He also hung a tree face that we received as a gift. I love it!
The younger boys wanted to provide the birds with a dust bath for cleaning their feathers, and with rock and brush piles for foraging.
Working together, the 3 youngest boys dug a large pit for the dust bath and mixed sifted ash, sand and dirt together in the hole. They lined it with stones and we’ve already seen doves enjoying it. The rock pile and brush pile have also taken shape.
Each boy worked with his grandfather to build a birdhouse suited to a particular species.
They have also hung out nesting materials, including a feather duster and a cage with natural unprocessed cotton fibers. A clipped string mop head, meant to attract orioles, adorns one of the trees.
We recently learned about worms in our science lessons and the boys decided to begin a worm farm in order to have rich compost for the bird garden. They have been enjoying that ongoing project very much!
We have seen our bird population grow over the past year, and it has been a delight to see new species coming to our yard. We were thrilled a couple of months ago to see our first pair of Rose Breasted Grosbeaks in the yard, and this week we have been serenaded regularly by an Eastern Meadowlark.
Even more beneficial has been the time spent working together to accomplish a common goal. The boys have learned a lot about gardening, and we all feel the satisfaction of a job well done. Each boy, regardless of his age, was a valued member of the team, and each one feels the thrill of taking dominion over one little corner of the earth. The two middle boys feel encouraged and uplifted that the family helped them run with their idea. They feel loved, and excited about their next big idea!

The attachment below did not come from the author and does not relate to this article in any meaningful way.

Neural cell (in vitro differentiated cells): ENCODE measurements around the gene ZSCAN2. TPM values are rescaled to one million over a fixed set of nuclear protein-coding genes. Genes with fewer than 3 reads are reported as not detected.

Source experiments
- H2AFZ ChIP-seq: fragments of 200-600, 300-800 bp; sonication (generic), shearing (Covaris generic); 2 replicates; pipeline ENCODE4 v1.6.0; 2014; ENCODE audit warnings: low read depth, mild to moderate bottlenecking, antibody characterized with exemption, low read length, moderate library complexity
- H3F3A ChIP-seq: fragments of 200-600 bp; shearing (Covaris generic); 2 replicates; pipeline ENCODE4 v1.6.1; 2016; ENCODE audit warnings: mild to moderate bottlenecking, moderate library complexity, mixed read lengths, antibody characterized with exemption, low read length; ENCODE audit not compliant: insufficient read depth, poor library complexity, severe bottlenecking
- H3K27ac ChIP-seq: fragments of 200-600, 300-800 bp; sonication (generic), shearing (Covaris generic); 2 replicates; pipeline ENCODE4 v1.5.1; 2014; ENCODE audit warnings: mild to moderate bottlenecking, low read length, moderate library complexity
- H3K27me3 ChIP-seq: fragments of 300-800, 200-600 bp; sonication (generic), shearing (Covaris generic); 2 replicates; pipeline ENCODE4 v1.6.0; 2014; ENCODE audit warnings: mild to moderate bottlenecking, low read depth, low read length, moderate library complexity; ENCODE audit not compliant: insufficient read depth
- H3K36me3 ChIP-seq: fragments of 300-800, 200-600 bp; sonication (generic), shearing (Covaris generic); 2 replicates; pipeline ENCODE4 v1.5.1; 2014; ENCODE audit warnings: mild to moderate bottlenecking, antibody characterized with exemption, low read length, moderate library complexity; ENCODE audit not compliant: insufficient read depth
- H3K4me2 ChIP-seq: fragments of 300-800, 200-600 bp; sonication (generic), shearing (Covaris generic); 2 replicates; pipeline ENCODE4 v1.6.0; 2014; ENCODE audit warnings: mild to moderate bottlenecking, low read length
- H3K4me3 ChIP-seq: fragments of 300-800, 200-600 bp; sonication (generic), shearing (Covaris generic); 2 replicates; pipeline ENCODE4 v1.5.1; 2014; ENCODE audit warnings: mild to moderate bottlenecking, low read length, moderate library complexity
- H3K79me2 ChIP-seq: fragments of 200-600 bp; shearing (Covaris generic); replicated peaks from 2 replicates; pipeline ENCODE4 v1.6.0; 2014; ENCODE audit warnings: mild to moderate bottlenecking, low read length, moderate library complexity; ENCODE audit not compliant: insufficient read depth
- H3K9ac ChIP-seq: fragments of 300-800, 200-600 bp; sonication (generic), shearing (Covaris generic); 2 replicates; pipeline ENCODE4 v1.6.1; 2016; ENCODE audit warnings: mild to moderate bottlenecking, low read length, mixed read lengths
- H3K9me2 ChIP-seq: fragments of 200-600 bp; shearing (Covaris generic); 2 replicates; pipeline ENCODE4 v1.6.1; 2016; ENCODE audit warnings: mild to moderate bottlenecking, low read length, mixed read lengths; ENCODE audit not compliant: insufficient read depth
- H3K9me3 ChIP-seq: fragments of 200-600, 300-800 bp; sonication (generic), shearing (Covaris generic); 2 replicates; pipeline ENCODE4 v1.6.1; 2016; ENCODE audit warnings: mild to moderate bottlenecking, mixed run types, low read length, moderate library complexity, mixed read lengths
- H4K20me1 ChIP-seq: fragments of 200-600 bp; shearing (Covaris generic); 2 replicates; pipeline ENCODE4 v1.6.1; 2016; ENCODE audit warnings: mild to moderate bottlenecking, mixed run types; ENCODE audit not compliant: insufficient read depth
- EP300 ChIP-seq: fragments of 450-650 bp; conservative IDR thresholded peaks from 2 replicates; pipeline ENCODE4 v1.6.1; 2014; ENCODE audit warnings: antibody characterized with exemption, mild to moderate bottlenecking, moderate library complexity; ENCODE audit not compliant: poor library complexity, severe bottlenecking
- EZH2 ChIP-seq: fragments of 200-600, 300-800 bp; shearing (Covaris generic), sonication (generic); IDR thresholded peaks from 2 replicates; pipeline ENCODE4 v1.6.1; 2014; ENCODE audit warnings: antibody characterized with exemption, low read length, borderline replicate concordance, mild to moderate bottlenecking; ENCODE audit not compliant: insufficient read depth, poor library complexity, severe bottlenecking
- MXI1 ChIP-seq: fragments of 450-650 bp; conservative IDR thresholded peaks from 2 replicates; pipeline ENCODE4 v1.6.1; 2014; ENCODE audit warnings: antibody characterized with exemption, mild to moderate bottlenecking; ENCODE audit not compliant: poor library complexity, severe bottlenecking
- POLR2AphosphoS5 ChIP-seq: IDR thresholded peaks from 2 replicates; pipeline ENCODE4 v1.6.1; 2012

I asked one of our sons this week if he would remember this special project for the rest of his life. He is the bird-lover, and it had been his idea in the first place. He shared with me that when he had conceived the idea for a bird garden, he imagined a hummingbird feeder, a few plants and a rock bench. The final product was beyond his wildest imagination. He said that he never could forget it, as this has been the biggest undertaking of his young life.
For more specific information about what we planted and how we did this project, please refer to my Birding Blog. Here are links to the posts about our Bird Garden project.
The first post about Phase one of this project can be found at this link:
Our Bird Garden
This post is about some of the birds we began seeing about half way through this project:
Fruits of the Bird Garden
This is the most recent post that gives specifics about some of the things we planted, construction of the dust bath, and instructions for how we did the paths:
Finishing the Bird Garden
UPDATE: The children were thrilled when this project won first place in the Keep Our County Beautiful competition. And we were all completely stunned when it also won second place for the state of Georgia in the Keep Georgia Beautiful competition!! You can read details about it here!